Professional sports have finally reappeared on the scene the past several weeks. Though the sports are being played in front of no fans or virtual fans, the opportunity to watch sports again has finally returned.
Based on the television ratings, though, it appears that much of America isn’t missing sports as much as I would have thought. Other than televised golf, most of America’s major sports are falling well short of the television audiences that might have been expected.
With a cessation of sports beginning in March 2020, you would think that sports viewers would have a significant pent-up demand to watch the conclusion of basketball right now and, soon, the beginning of football.
You would be wrong.
The National Basketball Association decided to play an abbreviated end to its regular season in a creative and unique “bubble” environment at the Walt Disney World complex in Orlando, Florida. The league reportedly spent about $150 million to create an indoor basketball arena complete with rows of virtual fans (seen via Skype), home team logos on the basketball court, your favorite home team’s organ music, sound tracks which make it sound like thousands of people are cheering for the home team, and even a public address announcer to make it sound like the game is being played in the home team’s city. It is truly impressive.
Most importantly, the early weeks of the National Basketball Association’s “bubble” in Orlando, Florida have been played without any noticeable issues from the ongoing COVID pandemic.
With four months of pent-up demand, sports fans are remaining at home more than they would during an average summer. Even with television networks heavily promoting the games, the television ratings for the NBA are down – a lot!
Last Friday, ESPN scored just 505,000 viewers for the Miami Heat vs. Indiana Pacers game. It was the least-watched NBA game on ESPN, ABC or TNT since 2017 when a Chicago-Memphis game garnered just 377,000 viewers while going up against an NFL playoff game.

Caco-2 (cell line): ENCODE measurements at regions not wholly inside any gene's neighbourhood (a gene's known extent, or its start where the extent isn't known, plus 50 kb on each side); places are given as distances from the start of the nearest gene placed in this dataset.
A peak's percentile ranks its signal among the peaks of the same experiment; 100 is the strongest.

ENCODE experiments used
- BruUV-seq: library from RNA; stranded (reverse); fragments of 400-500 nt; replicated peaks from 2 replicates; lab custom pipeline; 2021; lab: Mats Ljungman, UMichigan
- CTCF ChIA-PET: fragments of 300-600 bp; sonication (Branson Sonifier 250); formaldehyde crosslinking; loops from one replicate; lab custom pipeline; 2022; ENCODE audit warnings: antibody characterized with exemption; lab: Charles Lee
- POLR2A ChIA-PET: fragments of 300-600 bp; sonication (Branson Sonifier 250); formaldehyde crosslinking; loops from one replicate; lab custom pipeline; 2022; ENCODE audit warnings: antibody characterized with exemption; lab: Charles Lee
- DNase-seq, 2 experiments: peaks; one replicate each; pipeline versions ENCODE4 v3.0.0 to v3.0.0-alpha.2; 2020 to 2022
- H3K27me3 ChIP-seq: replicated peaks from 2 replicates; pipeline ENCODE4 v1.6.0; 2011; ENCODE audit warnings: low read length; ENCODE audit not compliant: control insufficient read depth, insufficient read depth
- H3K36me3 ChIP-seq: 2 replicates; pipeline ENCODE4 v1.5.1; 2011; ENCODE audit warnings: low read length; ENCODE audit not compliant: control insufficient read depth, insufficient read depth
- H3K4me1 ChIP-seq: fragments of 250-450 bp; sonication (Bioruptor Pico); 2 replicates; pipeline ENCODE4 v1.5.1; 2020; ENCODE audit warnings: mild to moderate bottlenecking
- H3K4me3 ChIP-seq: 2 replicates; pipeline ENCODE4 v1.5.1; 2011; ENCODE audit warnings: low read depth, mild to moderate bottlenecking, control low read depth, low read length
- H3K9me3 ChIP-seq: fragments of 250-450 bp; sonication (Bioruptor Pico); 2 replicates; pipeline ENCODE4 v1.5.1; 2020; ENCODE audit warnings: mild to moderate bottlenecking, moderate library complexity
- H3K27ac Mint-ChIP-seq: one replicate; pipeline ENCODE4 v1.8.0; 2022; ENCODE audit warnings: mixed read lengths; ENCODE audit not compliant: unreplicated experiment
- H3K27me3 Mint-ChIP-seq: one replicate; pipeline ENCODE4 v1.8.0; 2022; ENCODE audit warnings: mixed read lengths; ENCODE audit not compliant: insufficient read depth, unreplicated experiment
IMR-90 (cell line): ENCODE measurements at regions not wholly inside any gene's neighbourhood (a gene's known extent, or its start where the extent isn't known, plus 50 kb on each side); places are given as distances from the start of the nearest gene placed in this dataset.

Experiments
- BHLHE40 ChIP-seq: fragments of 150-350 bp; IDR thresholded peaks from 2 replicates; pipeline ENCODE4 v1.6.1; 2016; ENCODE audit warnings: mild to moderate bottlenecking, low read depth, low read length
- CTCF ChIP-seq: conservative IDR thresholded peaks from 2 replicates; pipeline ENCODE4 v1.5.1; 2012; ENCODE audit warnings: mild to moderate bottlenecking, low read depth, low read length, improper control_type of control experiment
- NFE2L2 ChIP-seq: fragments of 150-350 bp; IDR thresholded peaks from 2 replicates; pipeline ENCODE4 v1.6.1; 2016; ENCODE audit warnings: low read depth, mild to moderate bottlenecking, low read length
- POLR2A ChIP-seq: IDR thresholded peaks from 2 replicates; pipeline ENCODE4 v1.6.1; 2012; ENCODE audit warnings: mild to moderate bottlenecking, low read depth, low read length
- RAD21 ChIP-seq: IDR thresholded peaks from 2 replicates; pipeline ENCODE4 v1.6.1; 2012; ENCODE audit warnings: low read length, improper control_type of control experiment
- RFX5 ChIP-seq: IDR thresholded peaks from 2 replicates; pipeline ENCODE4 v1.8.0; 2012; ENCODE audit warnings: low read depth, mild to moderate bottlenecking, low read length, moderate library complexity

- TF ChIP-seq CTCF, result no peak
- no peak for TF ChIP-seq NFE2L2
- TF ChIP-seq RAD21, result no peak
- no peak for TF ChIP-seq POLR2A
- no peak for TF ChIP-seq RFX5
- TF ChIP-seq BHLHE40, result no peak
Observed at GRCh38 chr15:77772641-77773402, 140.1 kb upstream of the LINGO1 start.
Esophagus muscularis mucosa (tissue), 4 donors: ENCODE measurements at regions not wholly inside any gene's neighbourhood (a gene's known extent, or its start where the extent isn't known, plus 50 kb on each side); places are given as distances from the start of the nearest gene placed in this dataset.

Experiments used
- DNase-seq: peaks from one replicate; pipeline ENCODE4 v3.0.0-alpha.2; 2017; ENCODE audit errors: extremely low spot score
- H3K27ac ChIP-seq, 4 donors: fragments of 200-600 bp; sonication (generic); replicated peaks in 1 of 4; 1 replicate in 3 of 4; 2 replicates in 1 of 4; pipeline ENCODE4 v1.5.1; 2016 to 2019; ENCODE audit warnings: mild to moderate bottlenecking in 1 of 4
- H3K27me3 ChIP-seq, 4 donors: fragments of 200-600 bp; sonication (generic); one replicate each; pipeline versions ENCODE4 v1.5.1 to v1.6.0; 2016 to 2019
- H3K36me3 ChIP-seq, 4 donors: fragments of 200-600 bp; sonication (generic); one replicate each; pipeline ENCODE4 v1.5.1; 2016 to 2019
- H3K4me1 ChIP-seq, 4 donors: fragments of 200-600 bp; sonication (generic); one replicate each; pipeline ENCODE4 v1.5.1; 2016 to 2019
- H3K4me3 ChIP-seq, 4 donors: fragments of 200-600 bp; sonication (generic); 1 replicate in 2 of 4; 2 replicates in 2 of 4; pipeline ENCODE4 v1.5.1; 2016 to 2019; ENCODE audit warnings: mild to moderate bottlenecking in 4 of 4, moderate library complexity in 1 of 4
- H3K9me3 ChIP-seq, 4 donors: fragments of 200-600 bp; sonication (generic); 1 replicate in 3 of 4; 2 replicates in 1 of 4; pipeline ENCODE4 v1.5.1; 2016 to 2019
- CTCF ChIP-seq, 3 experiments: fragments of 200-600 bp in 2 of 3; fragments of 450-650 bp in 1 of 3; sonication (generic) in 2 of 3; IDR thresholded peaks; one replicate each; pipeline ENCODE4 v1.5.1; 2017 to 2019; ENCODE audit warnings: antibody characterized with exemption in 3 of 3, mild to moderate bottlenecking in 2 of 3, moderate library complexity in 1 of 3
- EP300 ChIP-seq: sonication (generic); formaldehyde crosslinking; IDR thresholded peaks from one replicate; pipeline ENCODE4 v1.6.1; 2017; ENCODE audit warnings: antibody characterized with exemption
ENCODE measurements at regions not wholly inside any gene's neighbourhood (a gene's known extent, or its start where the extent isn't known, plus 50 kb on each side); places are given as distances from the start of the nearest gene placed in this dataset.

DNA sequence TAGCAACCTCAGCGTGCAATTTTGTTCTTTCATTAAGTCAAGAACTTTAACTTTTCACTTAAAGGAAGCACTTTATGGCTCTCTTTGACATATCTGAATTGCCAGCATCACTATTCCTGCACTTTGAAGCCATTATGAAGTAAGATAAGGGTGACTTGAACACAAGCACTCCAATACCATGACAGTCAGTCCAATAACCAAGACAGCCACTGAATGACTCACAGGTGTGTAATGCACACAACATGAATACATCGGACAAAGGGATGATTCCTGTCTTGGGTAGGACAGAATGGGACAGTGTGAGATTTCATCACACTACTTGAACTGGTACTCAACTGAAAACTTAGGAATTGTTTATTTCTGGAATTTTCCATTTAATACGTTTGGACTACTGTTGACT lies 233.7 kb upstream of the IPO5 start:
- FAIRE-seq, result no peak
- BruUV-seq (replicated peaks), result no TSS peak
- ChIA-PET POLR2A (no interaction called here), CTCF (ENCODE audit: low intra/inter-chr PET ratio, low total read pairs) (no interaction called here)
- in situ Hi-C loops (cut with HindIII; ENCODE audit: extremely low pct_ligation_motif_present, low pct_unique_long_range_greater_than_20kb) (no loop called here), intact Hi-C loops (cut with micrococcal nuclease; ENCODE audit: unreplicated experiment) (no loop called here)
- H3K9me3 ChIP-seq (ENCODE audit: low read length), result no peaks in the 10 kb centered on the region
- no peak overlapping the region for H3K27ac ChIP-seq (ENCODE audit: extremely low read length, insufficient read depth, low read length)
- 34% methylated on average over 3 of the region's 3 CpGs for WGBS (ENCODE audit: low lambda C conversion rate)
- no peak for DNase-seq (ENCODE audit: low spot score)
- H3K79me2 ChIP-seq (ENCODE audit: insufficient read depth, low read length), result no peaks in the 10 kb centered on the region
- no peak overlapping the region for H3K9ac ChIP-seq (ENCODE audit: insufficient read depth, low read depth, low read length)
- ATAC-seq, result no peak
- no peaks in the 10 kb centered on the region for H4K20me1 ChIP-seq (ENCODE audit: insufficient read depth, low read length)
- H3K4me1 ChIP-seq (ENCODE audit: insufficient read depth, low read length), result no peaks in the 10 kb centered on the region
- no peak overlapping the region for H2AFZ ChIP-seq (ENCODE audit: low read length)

Through the first week, the 2020 NBA playoffs are averaging 1.68 million viewers, down 30% from 2.39 million in 2019.
Some sports media outlets are cranking out biased stories that would have you believe that sports television viewing is typically down across the board in August. The NBA playoffs would normally take place in April, May, and June. As a result, some in the media are trying to convince you that the diminished basketball television ratings are about on par with what the league was expecting for games being played in the month of August.
Based on what?
Ask yourself this. If there are millions more sports fans not traveling this summer and are staying inside in record numbers due to a pandemic, why shouldn’t television ratings be higher than average? If you love a sport, why would you not watch it when you’re stuck inside?
The NBA has been a leader in embracing social justice issues by the players this spring and summer. The vast majority of NBA players are now wearing a jersey which features some brief social justice comment on the back. Seeing “I Can’t Breathe” or “Say Her Name” instead of the player’s name atop the jersey is not what the average fan tuned in to watch. The games also begin a national anthem featuring players taking a knee on a court which also contains a large painted “Black Lives Matter” logo near the center.
As covered in some of my other posts, some Americans prefer not to have politics mixed into the pleasure of watching their sports entertainment. Based on declining television ratings, some traditional NBA viewers have found other things to do with their time.
The NBA isn’t the only sport dealing with putrid ratings right now, either. HBO’s annual NFL training camp series entitled “Hard Knocks” pulled in just 251,000 viewers last Tuesday. That’s down 50% as this series has drawn a minimum of 500,000 viewers every week in August since 2017.
I’m still waiting to hear the media’s explanation of why an annual football program like HBO’s “Hard Knocks” (which has aired annually during an NFL team’s training camp) has now lost half of its average viewing audience. Like the NBA, NFL players have been promising a season full of social justice commentary of their own.
Meanwhile, rumors are heating up that the NFL is considering dropping the playing of the Star Spangled Banner completely at football games or they may suggest that football players remain inside the locker room during the national anthem to avoid any on-field distractions during this ceremonial start of the game. Even if this were to happen, I expect that the players will find other ways to raise their social justice messaging at football games this fall.
If college and NFL football ratings are tackled for a loss this fall, a serious financial wake-up call between the television networks, owners, and players of these sports may begin in earnest. With more and more former sports fans learning to break old habits and find more enjoyable ways to spend their leisure time, this promises to be an interesting fall!